Take the old road North until you reach the end; then, keep going. Walk; walk until civilization disappears, the last huddled hamlet put behind you, and you reach the mountains stretching long across the horizon. There you will find a fortress where, even as the cold wind howls between the crenellations, men await the arrival of Christmas eve with stolid, bitter stoicism.
"Snow, ice, rock— I think my face is frozen."
The four men hiding low beneath the alternated barrier snickered. It was funny because it wasn't their beards dangling icicles.
"Might's well come down then."
He carefully shuffled down from his perch, over the hole where they poured the boiling fat and burning pitch and joined his comrades at the small fire. A large stack of wood sat nearby with several cold cauldrons waiting to be heated. The hour was swiftly coming.
"Maybe they won't come this year."
The bearded men turned to the fresh-faced youngster. He blushed hard under their scrutiny which was hard to see under the pre-present redness brought by on the cold to his unprotected face.
"Lad, your new ere, so listen close," said the watchman. "It always comes. Always."
The young man flinched under the watchman's powerful gaze, hard and cold as frozen stone. Poor lad, he'd only arrived some months prior; it showed. He was the only one in the place without a beard. Even the fortress commander's cat had one.
"Just sayin," he said weakly. "Not even sure I believe in all this Christmas stuff."
"Ye said sumffin similar on Black Friday, I recall."
A shiver ran down the young man's spine that had nothing to do with the cold. It was his first taste of what his new duty would truly be. A slow, grinding, mash. Wave after wave of screaming, faceless, consuming things.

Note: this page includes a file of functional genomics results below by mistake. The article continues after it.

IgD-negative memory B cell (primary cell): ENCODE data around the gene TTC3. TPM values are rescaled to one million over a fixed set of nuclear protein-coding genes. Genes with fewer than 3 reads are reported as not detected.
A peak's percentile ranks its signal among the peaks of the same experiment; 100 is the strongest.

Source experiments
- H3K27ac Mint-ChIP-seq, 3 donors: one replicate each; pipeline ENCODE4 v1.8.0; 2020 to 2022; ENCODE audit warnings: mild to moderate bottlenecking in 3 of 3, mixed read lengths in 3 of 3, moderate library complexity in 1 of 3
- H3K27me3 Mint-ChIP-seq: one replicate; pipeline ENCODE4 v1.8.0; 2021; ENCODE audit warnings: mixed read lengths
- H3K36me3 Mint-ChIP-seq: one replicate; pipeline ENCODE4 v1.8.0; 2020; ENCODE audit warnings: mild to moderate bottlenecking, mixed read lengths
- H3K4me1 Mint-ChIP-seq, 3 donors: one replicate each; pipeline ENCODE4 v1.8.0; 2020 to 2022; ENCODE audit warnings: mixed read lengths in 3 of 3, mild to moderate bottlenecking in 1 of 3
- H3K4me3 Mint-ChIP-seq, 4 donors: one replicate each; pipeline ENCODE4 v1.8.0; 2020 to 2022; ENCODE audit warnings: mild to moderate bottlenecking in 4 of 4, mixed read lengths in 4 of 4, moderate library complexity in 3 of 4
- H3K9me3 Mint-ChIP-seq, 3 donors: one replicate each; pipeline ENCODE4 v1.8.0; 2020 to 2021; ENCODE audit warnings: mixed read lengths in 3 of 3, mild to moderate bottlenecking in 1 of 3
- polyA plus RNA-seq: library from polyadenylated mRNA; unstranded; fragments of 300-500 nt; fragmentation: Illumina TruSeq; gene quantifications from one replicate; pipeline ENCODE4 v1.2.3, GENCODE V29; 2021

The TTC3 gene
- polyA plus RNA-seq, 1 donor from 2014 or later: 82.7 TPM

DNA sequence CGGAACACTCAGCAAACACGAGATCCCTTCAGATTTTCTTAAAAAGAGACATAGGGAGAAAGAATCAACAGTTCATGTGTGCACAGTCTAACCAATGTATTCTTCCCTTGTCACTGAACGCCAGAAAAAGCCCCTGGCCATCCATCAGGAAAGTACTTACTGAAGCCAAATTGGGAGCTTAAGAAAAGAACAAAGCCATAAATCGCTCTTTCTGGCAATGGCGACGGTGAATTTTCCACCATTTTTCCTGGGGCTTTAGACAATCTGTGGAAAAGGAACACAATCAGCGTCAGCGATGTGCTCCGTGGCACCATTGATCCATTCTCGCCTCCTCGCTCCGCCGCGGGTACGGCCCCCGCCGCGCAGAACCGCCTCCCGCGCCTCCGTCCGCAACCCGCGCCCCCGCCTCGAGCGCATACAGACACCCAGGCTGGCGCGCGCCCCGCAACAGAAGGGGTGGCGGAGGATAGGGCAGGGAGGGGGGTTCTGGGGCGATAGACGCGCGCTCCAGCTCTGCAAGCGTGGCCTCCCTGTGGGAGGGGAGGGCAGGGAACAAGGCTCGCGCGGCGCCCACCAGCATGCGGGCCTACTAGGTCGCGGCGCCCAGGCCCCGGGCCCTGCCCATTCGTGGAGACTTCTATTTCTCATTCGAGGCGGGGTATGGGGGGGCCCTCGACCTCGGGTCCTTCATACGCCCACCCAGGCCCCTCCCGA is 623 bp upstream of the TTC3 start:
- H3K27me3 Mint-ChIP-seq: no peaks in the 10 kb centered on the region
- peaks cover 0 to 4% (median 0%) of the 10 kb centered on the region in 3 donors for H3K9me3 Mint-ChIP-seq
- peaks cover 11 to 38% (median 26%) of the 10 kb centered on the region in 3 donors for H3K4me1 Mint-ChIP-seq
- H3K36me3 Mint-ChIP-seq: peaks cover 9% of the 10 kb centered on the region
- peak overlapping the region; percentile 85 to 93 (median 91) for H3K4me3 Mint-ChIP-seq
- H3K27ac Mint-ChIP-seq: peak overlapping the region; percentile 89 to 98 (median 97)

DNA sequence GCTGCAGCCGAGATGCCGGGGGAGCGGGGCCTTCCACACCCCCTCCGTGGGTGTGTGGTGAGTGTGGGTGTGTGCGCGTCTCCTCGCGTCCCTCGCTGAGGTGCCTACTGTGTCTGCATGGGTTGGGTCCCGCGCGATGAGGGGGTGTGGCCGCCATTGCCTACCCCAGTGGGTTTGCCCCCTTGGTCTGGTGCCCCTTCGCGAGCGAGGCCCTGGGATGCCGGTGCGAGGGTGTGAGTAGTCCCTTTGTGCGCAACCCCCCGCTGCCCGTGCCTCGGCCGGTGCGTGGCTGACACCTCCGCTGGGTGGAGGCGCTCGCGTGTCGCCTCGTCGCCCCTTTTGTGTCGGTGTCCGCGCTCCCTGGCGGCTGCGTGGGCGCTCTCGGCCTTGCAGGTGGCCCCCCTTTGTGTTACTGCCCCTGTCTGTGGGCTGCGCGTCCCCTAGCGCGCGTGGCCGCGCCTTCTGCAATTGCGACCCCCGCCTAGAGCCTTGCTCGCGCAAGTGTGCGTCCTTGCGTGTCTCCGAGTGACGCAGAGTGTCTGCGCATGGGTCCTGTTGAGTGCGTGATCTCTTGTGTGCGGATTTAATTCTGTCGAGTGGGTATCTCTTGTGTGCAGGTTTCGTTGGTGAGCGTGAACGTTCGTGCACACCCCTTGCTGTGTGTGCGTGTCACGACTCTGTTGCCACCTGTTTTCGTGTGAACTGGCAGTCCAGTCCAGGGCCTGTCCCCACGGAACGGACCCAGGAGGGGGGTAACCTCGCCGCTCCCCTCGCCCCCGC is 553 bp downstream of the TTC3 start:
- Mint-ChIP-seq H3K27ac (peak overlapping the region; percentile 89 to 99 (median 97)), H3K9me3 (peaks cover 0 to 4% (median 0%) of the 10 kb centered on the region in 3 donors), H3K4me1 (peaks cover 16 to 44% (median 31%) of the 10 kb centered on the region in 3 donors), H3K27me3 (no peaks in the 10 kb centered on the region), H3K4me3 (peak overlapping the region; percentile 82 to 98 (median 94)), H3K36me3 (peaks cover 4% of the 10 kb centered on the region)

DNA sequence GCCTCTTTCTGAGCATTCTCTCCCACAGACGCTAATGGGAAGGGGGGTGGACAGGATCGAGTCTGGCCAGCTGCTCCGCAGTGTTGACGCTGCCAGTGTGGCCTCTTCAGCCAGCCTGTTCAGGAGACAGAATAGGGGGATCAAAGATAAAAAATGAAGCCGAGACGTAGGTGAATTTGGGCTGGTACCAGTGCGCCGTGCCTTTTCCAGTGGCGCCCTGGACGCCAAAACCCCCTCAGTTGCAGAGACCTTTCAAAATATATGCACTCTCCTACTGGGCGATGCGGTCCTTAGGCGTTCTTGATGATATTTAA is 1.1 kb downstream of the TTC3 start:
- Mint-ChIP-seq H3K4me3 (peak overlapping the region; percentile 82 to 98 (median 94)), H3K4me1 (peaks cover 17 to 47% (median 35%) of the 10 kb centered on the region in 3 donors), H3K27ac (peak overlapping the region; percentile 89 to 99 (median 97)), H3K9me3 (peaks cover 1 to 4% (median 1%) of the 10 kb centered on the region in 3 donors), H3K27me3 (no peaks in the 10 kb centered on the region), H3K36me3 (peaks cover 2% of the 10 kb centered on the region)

The day had started before the sun even crested the peaks and dragged on till well after it fell below them. Black Friday. He would never forget Black Friday.
"Make no mistake lad," said the watchman, "he's real. Claus that is. He may be a spirit, but he's real. I've seen him enough times to know."
The others perked up at this, "You've seen him?"
The watchman nodded, "I've pulled Christmas eve watch every year since I was bare faced as this one," he said. "I seen him, blood red, white round the edges where he missed a bit. And the laugh. Ya never forget that. Big, bellowin thing; shakes the whole damn mountain. Ho, Ho, Ho!"
"I thought he was supposed to sneak in," said the lad, forgetting his skepticism for a moment.
"He does, sometimes. Specially when Jack's there."
That name put a chill down everyone's spine that absolutely had to do with the cold. The spirit of the great North wind; ice, sleet, and snow, was known even in the South lands that saw snow perhaps once a century.
"Is—is he going to be here?"
"Maybe. He comes and goes as he please. He's the only one strong enough to. Not even Clause can travel like Jack without a good foot a snow neath him."
Story time took a short break for hot cider; the cook, a well-rounded woman with bright red cheeks and peachy fuzz along her jawline handed steaming tankards around before retreating back to her domain. Lucky wench.
The kitchen was the warmest place in the whole fortress, warmest place for a hundred miles in fact, and only big enough for half a dozen people and three cats at a time. Unlike in other places, kitchen duty was a coveted assignment.
"So, you were saying, about the sneaking?"
His curiosity piqued, the lad had all the patience of most young men; whereas the watchman, tempered by years and being the one telling the story, sipped his hot cider with measured slowness.
"I remember, the first time I saw him. Jack was there. The wind was howling like a pack a wolves. Could hardly see five feet in front ya. I was manning the fire, trying to get the pitch hot in that freezing gale, when I saw him.